Catherine M. O’Reilly

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Key Points: • Lake surface waters are warming rapidly but are spatially heterogeneous • Ice-covered lakes are typically warming at rates greater than air temperatures • Both geomorphic and climate factors influence lake warming rates Supporting Information: • Figures S1–S4 and Tables S1–S4 Citation: O'Reilly, C. M., et al. (2015), Rapid and highly variable(More)
We investigated paleolimnological records from a series of river deltas around the northeastern rim of Lake Tanganyika, East Africa (Tanzania and Burundi) in order to understand the history of anthropogenic activity in the lake's catchment over the last several centuries, and to determine the impact of these activities on the biodiversity of littoral and(More)
Population growth and watershed deforestation in northwestern Tanzania threaten the biodiversity of Lake Tanganyika through erosion and habitat degradation. We used cores collected offshore from Gombe Stream National Park and a deforested watershed to reconstruct how land-use changes in the Gombe Stream area since A.D. 1750 have affected lake biodiversity.(More)
Paleorecords from multiple indicators of environmental change provide evidence for the interactions between climate, human alteration of watersheds and lake ecosystem processes at Lake Tanganyika, Africa, a lake renowned for its extraordinary biodiversity, endemism and fisheries. This paper synthesizes geo-chronology, sedimentology, paleoecology,(More)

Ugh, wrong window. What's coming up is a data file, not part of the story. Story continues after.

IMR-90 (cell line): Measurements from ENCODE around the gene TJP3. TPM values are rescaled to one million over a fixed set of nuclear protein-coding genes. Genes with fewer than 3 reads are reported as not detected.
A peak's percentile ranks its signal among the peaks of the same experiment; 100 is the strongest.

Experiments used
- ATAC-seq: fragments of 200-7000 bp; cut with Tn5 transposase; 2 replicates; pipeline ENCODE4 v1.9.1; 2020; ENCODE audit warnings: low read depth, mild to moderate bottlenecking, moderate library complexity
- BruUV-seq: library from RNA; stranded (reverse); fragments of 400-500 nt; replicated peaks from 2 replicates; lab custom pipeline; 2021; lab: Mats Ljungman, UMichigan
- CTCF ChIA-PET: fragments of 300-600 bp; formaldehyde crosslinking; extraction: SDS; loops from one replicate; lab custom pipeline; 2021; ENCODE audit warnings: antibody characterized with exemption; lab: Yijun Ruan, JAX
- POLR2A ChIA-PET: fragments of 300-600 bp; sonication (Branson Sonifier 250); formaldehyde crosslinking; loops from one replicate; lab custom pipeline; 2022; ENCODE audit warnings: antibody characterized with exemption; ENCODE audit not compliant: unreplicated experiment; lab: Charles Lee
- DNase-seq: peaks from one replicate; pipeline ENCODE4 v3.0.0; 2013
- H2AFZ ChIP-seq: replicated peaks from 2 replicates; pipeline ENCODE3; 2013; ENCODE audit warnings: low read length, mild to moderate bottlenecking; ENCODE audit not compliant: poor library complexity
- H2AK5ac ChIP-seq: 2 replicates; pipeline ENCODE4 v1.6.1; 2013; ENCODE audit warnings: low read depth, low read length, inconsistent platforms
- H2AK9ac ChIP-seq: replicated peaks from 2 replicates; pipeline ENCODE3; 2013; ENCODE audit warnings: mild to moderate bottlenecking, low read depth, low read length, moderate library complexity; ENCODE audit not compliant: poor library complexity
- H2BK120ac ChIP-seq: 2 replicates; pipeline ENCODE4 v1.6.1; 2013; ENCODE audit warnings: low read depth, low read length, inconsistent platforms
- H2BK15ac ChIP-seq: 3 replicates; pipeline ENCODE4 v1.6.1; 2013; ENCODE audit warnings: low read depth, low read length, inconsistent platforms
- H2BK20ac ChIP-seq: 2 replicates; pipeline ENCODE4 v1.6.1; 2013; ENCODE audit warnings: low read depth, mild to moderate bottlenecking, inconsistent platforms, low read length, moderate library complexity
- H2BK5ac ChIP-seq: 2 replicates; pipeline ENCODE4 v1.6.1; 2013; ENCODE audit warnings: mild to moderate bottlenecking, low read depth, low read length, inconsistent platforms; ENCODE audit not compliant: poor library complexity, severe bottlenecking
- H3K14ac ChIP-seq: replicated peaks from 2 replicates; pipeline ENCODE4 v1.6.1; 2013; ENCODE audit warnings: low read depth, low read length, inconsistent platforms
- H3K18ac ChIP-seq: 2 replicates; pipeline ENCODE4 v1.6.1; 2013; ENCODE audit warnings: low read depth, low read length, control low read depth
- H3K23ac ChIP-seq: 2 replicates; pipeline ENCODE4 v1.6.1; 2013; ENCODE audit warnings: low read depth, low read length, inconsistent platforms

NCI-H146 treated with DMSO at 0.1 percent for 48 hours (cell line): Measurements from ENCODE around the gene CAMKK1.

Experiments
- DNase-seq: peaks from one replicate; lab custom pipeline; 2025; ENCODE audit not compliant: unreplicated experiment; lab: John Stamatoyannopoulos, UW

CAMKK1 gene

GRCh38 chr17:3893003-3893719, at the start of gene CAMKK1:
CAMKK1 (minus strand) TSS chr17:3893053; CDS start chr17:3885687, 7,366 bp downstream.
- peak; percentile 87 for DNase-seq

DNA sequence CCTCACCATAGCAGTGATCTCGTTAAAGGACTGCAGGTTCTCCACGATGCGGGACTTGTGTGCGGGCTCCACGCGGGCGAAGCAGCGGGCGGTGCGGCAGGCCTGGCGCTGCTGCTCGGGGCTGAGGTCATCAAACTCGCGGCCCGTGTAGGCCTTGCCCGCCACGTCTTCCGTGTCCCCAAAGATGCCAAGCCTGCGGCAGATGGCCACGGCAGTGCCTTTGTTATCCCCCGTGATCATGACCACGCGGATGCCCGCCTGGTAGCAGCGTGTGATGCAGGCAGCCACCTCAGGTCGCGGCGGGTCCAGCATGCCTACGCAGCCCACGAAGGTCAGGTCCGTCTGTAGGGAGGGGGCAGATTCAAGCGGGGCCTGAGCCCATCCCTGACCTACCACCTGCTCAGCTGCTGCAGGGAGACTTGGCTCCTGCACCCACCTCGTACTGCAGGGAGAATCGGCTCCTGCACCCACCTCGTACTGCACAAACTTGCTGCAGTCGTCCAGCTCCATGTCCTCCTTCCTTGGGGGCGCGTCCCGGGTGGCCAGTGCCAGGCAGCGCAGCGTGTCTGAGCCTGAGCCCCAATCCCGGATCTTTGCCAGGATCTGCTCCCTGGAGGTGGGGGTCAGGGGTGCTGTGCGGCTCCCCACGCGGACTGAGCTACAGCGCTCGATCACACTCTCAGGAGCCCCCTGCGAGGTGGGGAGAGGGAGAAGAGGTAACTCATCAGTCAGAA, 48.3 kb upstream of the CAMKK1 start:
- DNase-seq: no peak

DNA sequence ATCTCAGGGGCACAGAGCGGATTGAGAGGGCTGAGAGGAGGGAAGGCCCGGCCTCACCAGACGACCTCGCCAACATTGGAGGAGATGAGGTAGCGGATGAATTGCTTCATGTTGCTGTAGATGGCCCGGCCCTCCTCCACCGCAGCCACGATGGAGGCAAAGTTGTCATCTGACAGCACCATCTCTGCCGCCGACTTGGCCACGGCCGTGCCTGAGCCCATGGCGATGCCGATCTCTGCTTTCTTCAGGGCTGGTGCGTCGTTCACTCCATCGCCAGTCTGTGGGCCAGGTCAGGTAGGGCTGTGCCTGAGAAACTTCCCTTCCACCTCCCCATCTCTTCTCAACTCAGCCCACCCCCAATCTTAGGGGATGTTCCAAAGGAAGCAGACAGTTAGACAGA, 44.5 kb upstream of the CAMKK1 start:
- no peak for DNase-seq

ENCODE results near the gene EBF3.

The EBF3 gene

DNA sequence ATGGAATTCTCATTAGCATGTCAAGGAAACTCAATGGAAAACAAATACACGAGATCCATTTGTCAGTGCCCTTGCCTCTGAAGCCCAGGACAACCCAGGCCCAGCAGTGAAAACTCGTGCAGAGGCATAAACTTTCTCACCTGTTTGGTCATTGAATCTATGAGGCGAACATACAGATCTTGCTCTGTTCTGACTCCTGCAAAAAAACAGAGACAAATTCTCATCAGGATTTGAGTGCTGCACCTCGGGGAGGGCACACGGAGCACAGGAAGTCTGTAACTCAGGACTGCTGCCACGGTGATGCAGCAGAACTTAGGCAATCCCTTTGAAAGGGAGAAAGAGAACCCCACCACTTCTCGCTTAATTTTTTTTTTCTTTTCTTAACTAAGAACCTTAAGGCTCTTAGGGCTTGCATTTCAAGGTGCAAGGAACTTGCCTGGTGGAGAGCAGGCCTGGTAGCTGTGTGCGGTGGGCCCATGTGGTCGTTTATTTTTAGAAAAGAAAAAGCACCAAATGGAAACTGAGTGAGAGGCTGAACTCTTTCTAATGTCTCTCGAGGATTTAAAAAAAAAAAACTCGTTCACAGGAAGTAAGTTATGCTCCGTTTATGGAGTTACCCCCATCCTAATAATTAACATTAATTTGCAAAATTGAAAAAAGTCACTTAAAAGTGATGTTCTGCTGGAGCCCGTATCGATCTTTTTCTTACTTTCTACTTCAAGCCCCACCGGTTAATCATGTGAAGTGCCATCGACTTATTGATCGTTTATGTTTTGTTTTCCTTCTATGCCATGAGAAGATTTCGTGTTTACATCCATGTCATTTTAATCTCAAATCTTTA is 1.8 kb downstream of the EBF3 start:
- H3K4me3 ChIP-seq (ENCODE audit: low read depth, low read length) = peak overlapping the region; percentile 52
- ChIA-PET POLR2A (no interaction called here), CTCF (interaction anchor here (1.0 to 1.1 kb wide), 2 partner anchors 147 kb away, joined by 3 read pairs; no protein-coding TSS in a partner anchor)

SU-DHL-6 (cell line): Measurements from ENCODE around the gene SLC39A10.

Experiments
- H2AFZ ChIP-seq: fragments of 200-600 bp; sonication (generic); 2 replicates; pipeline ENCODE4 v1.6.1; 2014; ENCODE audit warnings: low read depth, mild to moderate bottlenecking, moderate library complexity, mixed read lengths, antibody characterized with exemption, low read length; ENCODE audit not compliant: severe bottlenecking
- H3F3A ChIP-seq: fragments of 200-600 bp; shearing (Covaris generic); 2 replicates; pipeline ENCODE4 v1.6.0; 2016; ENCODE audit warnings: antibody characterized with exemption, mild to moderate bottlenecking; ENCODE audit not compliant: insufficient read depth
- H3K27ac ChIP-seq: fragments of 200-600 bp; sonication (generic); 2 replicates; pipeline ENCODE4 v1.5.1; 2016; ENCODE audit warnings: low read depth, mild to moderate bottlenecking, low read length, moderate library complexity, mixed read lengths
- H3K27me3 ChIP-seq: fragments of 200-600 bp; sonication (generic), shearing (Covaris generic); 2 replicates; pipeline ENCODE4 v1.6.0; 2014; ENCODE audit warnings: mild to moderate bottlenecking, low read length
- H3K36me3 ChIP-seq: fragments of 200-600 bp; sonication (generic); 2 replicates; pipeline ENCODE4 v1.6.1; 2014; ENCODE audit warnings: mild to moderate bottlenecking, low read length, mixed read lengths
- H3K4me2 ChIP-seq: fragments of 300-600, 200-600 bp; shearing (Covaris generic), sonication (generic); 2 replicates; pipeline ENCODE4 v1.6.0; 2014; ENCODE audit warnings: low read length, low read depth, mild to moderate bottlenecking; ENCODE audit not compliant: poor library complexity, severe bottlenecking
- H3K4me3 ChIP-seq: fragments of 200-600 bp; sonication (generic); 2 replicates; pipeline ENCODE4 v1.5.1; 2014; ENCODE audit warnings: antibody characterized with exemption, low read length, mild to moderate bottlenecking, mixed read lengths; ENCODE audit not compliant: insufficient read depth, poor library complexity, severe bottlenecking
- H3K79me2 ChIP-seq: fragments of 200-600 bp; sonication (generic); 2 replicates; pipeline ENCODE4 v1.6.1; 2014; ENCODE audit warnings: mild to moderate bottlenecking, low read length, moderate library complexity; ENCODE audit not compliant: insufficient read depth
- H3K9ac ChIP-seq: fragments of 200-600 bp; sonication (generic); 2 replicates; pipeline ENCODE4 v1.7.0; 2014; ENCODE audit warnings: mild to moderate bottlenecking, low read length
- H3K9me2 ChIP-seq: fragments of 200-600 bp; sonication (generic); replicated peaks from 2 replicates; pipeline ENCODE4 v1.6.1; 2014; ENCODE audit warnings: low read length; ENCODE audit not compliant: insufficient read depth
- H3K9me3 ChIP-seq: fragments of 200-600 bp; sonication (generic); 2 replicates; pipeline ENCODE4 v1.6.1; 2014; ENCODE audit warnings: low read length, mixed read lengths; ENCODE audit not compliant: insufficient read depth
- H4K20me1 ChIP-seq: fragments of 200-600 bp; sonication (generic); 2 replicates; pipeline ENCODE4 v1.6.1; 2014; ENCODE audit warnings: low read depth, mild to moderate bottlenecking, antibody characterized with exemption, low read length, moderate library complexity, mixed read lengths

Global environmental change has influenced lake surface temperatures, a key driver of ecosystem structure and function. Recent studies have suggested significant warming of water temperatures in individual lakes across many different regions around the world. However, the spatial and temporal coherence associated with the magnitude of these trends remains(More)
Development is known to impair stream water quality at moderate to high levels of urbanization, but the effects of low-density urban expansion, the kind occurring on the outskirts of many cities, remain unclear. We examined five suburban headwater streams in Duchess County, New York whose watersheds contained between 4.7% and 34% impervious surface cover.(More)
We investigated the origins and persistence of European pine marten (Martes martes) populations across the British Isles by identifying mitochondrial DNA (mtDNA) sequences from contemporary populations (sampled since 1981) and comparing these with those of older ‘historical’ museum specimens (pre-1981) originally collected from the same geographic areas.(More)
Geochemical signals of bulk sedimentary organic matter from three cores from Lake Tanganyika provided information about both internal processes and terrestrial inputs to the lake. Indications of land use change were detected in the geochemical records of the watersheds, and the timing of these changes was consistent with historical records of population(More)
A non-invasive approach was used to investigate variation in pine marten (Martes martes) abundance between the midlands and east of Ireland, and to determine the frequency of occurrence of squirrels and other small mammals in the diet. Remotely plucked hair samples were genotyped to differentiate between individual animals, and real-time polymerase chain(More)
DNA identification of mammal species occurring in the diet of a predator is potentially a useful approach to remotely monitor the distribution of multiple species. This is important in Ireland, where it has been shown that the combined presence of the introduced bank vole and greater white-toothed shrew impact the distribution of the indigenous small(More)